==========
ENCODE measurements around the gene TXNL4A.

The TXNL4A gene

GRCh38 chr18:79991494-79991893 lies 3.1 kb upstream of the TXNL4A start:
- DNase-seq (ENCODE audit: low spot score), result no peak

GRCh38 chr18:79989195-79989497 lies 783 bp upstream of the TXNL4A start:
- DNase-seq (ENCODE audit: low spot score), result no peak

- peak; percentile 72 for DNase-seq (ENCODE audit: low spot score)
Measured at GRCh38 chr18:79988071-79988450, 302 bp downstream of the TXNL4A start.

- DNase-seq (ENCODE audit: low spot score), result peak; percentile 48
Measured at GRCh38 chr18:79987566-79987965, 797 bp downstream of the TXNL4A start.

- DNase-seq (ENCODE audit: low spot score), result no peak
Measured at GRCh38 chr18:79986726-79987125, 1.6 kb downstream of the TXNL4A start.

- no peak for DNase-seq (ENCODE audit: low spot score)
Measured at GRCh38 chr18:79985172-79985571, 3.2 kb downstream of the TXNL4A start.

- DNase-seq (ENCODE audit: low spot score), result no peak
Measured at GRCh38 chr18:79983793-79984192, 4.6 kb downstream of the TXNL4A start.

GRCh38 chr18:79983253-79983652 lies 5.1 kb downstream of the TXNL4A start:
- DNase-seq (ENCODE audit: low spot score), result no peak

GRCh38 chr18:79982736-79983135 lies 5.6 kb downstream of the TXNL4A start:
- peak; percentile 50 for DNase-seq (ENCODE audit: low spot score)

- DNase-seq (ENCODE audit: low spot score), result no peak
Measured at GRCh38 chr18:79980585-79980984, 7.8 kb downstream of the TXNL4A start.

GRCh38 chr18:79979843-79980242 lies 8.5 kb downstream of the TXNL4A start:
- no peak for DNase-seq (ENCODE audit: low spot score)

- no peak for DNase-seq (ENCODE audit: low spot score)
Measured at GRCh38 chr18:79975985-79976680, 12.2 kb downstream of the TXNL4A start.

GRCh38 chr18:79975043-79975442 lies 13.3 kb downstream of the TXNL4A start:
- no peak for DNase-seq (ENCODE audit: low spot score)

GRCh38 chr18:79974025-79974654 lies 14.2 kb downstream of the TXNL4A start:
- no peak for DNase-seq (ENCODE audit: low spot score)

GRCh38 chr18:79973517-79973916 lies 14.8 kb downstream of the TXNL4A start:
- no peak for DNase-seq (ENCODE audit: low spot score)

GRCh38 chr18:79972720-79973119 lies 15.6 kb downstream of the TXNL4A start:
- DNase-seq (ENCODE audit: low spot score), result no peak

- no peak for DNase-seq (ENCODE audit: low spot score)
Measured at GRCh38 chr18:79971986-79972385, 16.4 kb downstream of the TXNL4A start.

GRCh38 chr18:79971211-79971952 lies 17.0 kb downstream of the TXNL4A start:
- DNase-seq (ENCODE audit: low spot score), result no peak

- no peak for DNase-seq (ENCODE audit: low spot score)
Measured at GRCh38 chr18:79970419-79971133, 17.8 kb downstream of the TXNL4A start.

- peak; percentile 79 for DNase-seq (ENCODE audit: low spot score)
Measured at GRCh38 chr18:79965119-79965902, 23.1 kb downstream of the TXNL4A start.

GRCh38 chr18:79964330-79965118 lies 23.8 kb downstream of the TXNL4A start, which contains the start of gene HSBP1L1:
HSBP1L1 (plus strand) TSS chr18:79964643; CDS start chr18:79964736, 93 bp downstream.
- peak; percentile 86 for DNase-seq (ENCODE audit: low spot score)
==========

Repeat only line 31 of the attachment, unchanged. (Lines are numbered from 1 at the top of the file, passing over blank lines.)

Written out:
GRCh38 chr18:79973517-79973916 lies 14.8 kb downstream of the TXNL4A start: